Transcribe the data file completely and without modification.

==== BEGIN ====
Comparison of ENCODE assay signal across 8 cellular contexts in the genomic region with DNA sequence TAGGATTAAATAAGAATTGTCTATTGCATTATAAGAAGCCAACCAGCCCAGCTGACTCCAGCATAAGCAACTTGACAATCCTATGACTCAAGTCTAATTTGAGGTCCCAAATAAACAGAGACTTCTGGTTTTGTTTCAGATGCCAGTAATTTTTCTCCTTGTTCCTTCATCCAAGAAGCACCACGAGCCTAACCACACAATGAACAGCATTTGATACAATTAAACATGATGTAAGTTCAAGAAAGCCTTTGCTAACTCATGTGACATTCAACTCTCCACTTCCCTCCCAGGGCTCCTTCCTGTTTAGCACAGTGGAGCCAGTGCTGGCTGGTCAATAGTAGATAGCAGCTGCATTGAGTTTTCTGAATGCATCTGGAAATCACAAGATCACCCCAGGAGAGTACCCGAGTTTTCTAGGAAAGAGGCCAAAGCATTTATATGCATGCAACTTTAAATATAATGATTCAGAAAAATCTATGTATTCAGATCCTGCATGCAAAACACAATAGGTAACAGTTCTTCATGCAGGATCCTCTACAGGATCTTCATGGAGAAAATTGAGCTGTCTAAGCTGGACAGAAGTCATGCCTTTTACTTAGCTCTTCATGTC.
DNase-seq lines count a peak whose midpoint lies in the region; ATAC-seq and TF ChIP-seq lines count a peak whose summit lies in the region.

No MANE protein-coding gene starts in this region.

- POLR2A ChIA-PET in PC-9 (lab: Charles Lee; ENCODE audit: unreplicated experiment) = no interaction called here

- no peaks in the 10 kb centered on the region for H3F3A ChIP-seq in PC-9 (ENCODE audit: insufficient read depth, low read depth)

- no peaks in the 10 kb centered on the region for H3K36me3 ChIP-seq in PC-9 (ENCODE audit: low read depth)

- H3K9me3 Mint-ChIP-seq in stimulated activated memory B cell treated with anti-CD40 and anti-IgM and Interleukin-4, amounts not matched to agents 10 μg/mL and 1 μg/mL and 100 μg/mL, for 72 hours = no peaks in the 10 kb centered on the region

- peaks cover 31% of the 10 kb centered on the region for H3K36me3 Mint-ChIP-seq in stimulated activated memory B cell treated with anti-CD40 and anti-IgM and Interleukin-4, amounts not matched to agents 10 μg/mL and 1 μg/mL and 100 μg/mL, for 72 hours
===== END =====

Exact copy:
Comparison of ENCODE assay signal across 8 cellular contexts in the genomic region with DNA sequence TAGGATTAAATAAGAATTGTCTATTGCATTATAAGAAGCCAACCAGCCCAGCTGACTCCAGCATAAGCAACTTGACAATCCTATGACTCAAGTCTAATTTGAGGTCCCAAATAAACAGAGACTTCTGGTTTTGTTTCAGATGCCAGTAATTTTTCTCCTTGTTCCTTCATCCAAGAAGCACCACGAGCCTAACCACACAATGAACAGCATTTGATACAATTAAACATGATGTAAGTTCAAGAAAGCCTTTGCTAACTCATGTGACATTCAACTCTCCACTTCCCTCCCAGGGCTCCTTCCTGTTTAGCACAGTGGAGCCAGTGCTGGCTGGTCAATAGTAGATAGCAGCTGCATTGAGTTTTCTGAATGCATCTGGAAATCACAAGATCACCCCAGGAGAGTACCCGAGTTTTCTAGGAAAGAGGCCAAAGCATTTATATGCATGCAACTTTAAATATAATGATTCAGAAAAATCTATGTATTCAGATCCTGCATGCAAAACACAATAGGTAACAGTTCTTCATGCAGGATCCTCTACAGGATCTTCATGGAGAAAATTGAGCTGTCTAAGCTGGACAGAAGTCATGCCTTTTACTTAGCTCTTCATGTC.
DNase-seq lines count a peak whose midpoint lies in the region; ATAC-seq and TF ChIP-seq lines count a peak whose summit lies in the region.

No MANE protein-coding gene starts in this region.

- POLR2A ChIA-PET in PC-9 (lab: Charles Lee; ENCODE audit: unreplicated experiment) = no interaction called here

- no peaks in the 10 kb centered on the region for H3F3A ChIP-seq in PC-9 (ENCODE audit: insufficient read depth, low read depth)

- no peaks in the 10 kb centered on the region for H3K36me3 ChIP-seq in PC-9 (ENCODE audit: low read depth)

- H3K9me3 Mint-ChIP-seq in stimulated activated memory B cell treated with anti-CD40 and anti-IgM and Interleukin-4, amounts not matched to agents 10 μg/mL and 1 μg/mL and 100 μg/mL, for 72 hours = no peaks in the 10 kb centered on the region

- peaks cover 31% of the 10 kb centered on the region for H3K36me3 Mint-ChIP-seq in stimulated activated memory B cell treated with anti-CD40 and anti-IgM and Interleukin-4, amounts not matched to agents 10 μg/mL and 1 μg/mL and 100 μg/mL, for 72 hours